photo of Ottawa

A parliament building in Ottawa, Canada. (ThinkStock)

What to do in Ottawa

The Canadian capital Ottawa is an attractive, accessible city with great museums, natural beauty, and bountiful year-round recreation, much of it centered on the Rideau Canal. Located one hour's drive north of the U.S. border at Ogdensburg, New York, and a two-hour drive west of Montréal, Ottawa has much to offer families.

In winter, the 125-mile Rideau Canal, connecting the Ottawa River and the city of Kingston on the St. Lawrence River, turns into the world's longest ice-skating rink as locals and tourists glide along the 4.8 miles that meander through downtown Ottawa. In summer, canoe the canal or bike and hike along its banks.

The Canadian Museum of Civilization, across the river from Parliament Hill, is Canada's largest and one of its most popular museums. The Grand Hall, shaped like a native canoe, showcases totem poles and six homes of Pacific Northwest native peoples. On weekends and throughout the summer, guides open up touch carts so kids can handle a bear's tooth and pat eagle feathers. Along with an IMAX theater, the museum has its own live actors who bring 1,000 years of history to life. "Lace Up: Canada's Passion for Skating," running through March 4, 2007, details the country's love affair with hockey, as well as figure and speed skating. The museum also houses the Canadian Children's Museum. Kids pick up a passport, then travel the world getting it stamped while exploring a North African market, a traditional Japanese house, or an Egyptian pyramid. At the Museum of Civilization's Adventure World, an exhibition park located behind the museum, kids can play a game of checkers on a giant board, build a boat, and climb aboard the tugboat once pictured on Canada's one-dollar bill.

At the Canada Science and Technology Museum, take a virtual tour through space, find out how rockets work, test your susceptibility to motion sickness, and discover the stars at evening telescope workshops. Float on a virtual reality hang-glider and see vintage aircrafts at the Canadian Aviation Museum, or learn about Canada's military history at the Canadian War Museum. "Clash of Empires: The War That Made Canada 1754-1763," through November 12, 2006, a joint Canadian-American effort, tells the story of the Seven Years' War. (France and Britain didn't officially declare war until 1756.) Along with modern, Inuit, and contemporary art and photography, the National Gallery of Canada displays a large collection of Canadian art. On weekends at the Artissimo kiosk in the Great Hall, kids age three and older are invited to create their own masterpieces.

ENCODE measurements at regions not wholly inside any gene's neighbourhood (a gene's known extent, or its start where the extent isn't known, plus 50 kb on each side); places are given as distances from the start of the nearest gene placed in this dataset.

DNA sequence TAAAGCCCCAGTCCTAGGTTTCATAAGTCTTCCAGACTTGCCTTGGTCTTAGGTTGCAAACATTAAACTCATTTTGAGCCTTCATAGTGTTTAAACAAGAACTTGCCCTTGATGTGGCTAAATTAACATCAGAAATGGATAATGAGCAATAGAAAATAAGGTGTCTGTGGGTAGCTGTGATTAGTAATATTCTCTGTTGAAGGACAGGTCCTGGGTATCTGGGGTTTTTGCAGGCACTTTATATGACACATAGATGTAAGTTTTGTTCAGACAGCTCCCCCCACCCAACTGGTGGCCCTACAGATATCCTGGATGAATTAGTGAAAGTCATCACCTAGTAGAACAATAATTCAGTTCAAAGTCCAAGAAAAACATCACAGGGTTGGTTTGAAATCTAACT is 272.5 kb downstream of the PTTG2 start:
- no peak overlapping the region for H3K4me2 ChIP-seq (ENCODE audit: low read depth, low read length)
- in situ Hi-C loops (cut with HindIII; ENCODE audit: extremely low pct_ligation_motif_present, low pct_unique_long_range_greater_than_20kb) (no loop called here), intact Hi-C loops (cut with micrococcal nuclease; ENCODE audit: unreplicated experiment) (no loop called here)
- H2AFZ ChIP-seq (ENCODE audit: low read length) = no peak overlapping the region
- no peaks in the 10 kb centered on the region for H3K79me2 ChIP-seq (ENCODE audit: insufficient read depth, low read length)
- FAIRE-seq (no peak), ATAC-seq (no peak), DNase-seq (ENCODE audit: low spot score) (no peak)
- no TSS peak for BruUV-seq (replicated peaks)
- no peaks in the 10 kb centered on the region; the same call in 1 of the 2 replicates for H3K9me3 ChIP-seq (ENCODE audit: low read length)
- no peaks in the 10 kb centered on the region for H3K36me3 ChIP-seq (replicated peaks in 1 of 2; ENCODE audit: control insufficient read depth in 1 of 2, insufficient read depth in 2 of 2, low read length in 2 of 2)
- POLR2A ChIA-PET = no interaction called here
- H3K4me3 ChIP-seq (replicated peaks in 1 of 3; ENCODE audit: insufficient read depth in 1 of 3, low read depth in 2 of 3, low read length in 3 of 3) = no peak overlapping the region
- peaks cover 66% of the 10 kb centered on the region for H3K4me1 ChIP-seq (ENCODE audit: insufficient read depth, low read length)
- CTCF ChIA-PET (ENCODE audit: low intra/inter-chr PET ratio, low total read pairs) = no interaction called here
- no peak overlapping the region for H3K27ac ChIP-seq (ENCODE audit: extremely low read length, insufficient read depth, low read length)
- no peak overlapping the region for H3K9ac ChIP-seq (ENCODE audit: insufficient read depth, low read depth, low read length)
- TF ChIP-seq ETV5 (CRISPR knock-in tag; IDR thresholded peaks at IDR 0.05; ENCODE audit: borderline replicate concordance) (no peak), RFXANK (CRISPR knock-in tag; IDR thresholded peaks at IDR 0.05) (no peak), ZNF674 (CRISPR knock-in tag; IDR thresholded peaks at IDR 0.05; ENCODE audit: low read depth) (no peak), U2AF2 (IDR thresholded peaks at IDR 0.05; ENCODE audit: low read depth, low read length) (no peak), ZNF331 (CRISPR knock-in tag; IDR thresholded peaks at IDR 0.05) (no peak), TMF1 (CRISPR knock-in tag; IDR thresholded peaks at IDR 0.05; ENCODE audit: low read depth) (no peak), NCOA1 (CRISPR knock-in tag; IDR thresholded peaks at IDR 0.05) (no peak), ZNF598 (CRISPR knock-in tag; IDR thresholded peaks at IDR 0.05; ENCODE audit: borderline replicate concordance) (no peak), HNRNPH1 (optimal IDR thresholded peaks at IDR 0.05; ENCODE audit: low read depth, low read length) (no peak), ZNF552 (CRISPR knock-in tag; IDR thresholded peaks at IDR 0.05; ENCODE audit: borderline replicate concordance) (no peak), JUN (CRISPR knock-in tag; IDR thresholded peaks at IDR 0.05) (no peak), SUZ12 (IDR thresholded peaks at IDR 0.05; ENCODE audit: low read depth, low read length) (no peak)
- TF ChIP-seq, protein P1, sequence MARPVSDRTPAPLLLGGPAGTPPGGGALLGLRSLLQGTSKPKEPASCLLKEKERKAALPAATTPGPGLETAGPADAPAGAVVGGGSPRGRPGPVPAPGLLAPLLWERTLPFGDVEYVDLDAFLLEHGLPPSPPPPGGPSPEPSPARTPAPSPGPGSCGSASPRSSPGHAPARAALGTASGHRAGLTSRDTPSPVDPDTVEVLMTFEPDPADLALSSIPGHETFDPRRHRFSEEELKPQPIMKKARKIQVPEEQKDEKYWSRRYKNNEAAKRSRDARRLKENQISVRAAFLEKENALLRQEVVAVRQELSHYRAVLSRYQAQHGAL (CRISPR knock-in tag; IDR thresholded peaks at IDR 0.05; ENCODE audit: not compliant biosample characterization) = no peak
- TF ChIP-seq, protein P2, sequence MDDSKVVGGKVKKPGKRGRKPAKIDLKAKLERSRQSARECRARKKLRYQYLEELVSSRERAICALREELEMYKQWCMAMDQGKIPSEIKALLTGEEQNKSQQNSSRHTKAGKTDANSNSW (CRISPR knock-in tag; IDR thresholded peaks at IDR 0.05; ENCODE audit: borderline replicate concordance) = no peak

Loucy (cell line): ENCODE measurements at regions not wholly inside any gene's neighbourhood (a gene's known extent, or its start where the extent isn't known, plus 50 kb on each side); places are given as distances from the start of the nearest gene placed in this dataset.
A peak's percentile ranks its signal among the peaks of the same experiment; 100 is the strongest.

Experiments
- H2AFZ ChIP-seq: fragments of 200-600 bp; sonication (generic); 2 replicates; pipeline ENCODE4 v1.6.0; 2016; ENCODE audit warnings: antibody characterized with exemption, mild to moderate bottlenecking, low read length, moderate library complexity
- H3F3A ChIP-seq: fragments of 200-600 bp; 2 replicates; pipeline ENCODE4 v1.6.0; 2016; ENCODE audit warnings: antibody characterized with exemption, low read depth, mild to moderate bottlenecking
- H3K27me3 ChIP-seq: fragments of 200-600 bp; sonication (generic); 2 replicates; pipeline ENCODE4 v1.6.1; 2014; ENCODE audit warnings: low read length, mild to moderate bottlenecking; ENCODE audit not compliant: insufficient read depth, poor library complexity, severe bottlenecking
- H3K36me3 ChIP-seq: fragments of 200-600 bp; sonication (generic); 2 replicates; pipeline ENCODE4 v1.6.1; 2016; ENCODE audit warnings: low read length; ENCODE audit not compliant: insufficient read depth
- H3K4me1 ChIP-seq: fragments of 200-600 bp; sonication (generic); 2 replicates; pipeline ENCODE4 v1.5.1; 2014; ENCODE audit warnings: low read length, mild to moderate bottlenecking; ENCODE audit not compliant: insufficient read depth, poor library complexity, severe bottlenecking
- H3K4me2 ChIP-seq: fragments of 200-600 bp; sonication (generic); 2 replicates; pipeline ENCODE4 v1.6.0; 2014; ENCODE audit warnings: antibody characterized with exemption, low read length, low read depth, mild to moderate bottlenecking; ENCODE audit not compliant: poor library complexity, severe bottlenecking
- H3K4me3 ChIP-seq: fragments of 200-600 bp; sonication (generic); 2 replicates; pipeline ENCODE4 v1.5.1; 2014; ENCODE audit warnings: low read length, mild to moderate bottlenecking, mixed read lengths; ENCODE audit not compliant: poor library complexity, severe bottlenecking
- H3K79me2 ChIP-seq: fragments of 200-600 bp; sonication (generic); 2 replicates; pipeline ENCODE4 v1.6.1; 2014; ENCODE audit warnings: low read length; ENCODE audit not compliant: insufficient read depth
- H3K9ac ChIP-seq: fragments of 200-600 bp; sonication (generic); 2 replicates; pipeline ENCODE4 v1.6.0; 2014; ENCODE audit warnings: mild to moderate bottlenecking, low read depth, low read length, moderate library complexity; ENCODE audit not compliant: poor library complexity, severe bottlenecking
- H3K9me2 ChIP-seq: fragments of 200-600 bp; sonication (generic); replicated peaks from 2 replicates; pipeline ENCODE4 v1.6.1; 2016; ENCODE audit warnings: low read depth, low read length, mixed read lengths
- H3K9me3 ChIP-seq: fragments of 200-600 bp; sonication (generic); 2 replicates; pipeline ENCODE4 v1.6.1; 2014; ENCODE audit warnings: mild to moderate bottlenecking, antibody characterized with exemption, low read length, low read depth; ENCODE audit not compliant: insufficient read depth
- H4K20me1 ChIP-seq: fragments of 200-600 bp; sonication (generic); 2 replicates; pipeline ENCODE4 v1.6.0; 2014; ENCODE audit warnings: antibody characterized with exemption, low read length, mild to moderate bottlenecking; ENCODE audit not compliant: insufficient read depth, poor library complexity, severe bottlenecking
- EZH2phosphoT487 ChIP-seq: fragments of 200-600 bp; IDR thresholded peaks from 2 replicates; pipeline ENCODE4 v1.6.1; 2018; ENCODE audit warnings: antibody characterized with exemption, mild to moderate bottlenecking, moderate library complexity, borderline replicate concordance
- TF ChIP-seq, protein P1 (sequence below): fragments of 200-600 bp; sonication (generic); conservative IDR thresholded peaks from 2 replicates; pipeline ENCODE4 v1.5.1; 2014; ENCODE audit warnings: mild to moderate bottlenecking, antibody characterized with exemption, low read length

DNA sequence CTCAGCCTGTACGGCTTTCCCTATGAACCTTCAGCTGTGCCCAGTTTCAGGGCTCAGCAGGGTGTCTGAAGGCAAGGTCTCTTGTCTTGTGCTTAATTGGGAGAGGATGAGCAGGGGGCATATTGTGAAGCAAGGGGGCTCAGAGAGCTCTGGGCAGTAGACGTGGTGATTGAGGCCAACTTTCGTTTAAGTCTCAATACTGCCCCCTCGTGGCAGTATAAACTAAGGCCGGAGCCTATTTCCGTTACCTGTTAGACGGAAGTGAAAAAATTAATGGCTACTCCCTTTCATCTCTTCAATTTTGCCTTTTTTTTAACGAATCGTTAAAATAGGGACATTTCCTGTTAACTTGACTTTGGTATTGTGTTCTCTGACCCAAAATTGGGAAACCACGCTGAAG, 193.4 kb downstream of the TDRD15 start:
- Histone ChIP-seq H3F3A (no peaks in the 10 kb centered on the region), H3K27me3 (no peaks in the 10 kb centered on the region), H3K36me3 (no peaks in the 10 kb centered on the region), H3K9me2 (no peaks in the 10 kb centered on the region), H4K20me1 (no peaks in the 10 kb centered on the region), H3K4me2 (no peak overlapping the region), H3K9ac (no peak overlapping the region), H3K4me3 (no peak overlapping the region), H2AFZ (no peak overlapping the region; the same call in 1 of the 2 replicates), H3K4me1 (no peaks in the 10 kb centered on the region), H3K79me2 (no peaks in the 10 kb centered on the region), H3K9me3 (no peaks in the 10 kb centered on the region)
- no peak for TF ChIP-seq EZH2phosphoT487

Just 15 minutes from downtown, enjoy the outdoors at Gatineau Park, an 88,000-acre wilderness conservation area with 40 lakes, great fishing, and also hiking and biking trails. In winter, cross-country ski or snowshoe through the park. Get lost in the 11 hedge mazes and labyrinths growing at Saunders Farm, in Munster west of downtown, or get wet by running through the 100-acre farm's Water Spray Zone. In Morrisburg, about one hour south of Ottawa, time-travel back to the 19th century at Upper Canada Village, whose 40 buildings include a one-room schoolhouse, a blacksmith, a shoemaker, farmsteads, and houses. Costumed interpreters bring the era to life.

Tip: The popular Canadian treat, the "beaver tail," a wholewheat pastry sprinkled with sugar, originated in Ottawa. Especially popular in winter, you can buy the sweets year-round in the Byward Market neighborhood.

Recommended Side Trips: Montréal, Québec City, Toronto

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